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At Risk Pregnancies

A pregnancy is considered high-risk when the mother or fetus has a suspected higher-than-normal risk for complications. High risk can stem from health concerns in the mother, the fetus or from the pregnancy itself. Approximately 5 to 10 percent of pregnant women experience a high-risk pregnancy.


If you have been diagnosed as high-risk, your fetal care specialist will closely monitor you and your baby throughout your pregnancy.

There are multiple reasons why a pregnancy may be classified as high risk, including:

  • Chronic medical conditions in the mother that may affect the pregnancy, such as high blood pressure or diabetes
  • History of pregnancy-related complications
  • History of pregnancy loss
  • Maternal age – moms who are over 35 or under 17 may need special prenatal care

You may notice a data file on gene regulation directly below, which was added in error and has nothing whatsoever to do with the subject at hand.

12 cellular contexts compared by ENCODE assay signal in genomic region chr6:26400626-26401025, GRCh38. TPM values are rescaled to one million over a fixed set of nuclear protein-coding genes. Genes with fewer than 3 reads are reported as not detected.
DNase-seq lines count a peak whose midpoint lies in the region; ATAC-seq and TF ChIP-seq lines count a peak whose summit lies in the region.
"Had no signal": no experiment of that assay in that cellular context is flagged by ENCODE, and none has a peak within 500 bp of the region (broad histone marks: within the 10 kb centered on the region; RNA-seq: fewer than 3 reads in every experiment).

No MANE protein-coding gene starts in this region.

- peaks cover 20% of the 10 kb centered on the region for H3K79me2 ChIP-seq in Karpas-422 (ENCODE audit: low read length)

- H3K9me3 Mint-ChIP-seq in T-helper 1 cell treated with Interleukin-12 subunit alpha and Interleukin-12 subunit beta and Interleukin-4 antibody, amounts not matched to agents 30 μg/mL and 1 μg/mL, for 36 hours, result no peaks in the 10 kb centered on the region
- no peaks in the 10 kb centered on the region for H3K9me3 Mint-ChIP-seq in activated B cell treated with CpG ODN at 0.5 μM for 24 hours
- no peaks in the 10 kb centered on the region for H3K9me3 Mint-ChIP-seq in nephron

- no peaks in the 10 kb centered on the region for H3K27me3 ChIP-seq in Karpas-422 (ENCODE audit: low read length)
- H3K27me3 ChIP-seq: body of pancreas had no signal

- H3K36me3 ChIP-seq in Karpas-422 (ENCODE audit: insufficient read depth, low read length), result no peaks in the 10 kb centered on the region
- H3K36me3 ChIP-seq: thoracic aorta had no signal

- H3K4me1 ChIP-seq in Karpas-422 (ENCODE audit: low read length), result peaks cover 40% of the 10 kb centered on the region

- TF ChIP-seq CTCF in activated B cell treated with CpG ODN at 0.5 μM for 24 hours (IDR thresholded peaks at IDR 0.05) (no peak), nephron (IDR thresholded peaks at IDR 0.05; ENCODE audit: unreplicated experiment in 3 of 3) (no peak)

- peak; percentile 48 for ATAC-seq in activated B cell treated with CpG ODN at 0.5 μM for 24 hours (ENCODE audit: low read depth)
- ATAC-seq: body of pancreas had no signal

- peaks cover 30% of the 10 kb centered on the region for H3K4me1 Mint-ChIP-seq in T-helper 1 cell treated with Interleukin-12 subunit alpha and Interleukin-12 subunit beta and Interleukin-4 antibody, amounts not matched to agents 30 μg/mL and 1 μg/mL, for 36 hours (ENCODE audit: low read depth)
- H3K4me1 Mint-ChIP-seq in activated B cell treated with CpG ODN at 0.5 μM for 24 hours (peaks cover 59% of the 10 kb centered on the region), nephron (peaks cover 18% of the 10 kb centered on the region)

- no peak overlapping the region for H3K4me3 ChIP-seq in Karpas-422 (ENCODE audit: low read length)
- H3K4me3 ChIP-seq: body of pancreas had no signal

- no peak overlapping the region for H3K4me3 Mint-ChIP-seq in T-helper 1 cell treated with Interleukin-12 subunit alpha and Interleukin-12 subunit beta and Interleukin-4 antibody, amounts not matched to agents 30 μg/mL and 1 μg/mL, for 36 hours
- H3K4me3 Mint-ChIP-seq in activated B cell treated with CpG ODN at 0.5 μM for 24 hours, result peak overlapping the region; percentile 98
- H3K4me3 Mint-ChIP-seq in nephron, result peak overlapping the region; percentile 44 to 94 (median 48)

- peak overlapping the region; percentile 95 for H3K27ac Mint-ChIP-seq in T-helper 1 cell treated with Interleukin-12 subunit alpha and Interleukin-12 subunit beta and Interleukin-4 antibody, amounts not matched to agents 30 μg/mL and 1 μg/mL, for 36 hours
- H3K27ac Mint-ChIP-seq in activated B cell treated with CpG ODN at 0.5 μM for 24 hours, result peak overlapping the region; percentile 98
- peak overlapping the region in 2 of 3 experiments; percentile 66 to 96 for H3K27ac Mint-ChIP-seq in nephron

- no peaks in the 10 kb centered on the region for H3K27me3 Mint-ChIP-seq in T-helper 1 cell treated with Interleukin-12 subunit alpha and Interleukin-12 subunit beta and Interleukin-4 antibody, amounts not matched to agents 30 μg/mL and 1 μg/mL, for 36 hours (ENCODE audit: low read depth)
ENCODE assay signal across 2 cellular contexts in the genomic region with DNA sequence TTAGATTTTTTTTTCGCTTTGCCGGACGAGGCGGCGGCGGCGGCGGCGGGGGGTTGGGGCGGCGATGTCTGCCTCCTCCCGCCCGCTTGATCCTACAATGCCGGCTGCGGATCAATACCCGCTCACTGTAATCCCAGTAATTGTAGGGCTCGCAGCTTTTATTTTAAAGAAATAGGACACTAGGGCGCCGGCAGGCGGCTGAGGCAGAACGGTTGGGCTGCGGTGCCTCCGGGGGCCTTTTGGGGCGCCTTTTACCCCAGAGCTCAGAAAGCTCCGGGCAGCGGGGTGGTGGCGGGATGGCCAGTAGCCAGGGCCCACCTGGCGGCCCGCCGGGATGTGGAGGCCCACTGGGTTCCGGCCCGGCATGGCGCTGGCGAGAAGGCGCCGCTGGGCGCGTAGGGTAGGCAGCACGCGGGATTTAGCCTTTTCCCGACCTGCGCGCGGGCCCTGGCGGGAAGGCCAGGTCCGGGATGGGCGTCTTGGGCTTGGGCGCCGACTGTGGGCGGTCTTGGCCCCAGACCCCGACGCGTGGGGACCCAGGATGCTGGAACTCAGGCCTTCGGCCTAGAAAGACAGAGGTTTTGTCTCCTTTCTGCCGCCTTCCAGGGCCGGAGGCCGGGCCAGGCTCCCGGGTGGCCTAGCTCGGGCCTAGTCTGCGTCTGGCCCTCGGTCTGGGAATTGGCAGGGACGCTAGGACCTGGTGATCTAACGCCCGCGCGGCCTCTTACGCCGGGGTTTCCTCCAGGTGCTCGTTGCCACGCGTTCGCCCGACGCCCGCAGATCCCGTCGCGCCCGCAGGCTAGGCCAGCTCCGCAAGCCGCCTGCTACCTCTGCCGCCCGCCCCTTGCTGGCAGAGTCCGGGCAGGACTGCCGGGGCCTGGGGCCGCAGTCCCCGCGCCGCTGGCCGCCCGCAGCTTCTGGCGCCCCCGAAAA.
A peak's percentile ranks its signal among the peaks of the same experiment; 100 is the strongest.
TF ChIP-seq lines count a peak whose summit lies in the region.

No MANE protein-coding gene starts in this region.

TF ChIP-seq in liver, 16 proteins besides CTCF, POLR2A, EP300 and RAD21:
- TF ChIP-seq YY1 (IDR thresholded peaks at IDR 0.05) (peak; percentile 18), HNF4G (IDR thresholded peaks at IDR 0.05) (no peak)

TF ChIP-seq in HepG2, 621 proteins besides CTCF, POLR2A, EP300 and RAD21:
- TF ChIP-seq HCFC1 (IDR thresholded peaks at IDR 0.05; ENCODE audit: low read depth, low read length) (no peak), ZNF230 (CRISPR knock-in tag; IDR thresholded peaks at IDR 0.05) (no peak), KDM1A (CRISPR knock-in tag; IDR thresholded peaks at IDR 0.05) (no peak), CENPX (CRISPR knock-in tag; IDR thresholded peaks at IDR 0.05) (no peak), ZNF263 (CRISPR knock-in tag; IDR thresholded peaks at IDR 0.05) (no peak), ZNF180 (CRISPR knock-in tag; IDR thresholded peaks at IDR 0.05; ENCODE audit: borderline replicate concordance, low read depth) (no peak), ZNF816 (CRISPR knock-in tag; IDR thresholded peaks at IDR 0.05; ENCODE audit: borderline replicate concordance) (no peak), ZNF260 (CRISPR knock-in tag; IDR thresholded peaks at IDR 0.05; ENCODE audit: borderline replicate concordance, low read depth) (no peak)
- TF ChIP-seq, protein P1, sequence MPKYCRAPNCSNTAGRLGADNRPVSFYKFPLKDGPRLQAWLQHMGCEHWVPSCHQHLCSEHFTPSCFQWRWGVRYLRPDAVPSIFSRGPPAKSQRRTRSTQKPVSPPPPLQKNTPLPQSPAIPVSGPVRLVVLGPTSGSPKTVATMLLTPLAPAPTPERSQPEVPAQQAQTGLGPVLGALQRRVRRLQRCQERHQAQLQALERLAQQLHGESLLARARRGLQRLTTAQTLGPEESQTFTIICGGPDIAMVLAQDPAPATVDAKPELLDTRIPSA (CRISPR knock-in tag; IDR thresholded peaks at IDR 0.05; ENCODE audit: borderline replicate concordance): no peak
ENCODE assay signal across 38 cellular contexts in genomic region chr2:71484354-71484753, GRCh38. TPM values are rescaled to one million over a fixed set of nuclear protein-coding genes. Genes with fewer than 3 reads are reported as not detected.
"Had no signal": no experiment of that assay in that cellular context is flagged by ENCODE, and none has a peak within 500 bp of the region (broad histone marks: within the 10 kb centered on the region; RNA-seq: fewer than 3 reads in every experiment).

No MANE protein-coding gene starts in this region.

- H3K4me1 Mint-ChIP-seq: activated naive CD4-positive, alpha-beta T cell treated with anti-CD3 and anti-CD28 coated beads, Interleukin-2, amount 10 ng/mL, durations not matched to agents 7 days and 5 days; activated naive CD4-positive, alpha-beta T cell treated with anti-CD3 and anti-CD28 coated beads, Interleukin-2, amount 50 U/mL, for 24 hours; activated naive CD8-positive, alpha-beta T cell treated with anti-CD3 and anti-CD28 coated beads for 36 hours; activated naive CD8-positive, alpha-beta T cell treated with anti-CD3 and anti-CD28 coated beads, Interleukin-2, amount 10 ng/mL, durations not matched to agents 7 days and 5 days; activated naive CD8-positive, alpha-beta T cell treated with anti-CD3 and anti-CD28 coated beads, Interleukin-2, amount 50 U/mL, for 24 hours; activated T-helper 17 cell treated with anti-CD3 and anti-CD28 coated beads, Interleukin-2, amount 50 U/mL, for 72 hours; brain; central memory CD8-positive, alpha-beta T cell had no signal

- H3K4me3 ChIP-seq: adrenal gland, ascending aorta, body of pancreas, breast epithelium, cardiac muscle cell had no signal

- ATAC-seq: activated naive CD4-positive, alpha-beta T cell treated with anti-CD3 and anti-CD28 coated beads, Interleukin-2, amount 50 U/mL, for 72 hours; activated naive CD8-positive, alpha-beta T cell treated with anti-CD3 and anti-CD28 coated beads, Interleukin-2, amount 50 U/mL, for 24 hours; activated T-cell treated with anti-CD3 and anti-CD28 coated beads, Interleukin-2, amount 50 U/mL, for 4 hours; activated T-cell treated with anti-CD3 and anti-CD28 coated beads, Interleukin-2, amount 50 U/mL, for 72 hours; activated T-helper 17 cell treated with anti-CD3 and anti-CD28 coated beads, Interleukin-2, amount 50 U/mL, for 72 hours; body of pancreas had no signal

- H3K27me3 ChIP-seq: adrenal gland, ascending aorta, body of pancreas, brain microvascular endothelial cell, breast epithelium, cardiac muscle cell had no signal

• Multiple gestation
  • Infertility treatments
  • Abnormal fetal ultrasound results that need further confirmation/evaluation
  • Congenital heart disease in the mother, father or sibling of fetus

Warning Signs

A pregnancy can become high risk at any time if health concerns develop. Contact your doctor or your local hospital if you experience any of the following symptoms during pregnancy:

  • Vaginal bleeding
  • Swelling in the face or fingers
  • Leakage of fluid or sudden increase in vaginal discharge
  • Severe or persistent headache
  • Pain in the abdomen or shoulder
  • Persistent vomiting that is not related to morning sickness
  • Chills or a fever
  • Noticeable change in the frequency or strength of your baby's movements
  • Painful or urgent urination
  • Dizziness or fainting
  • Sudden increase in weight or abdominal size
  • A sense that something isn't right – trust your instincts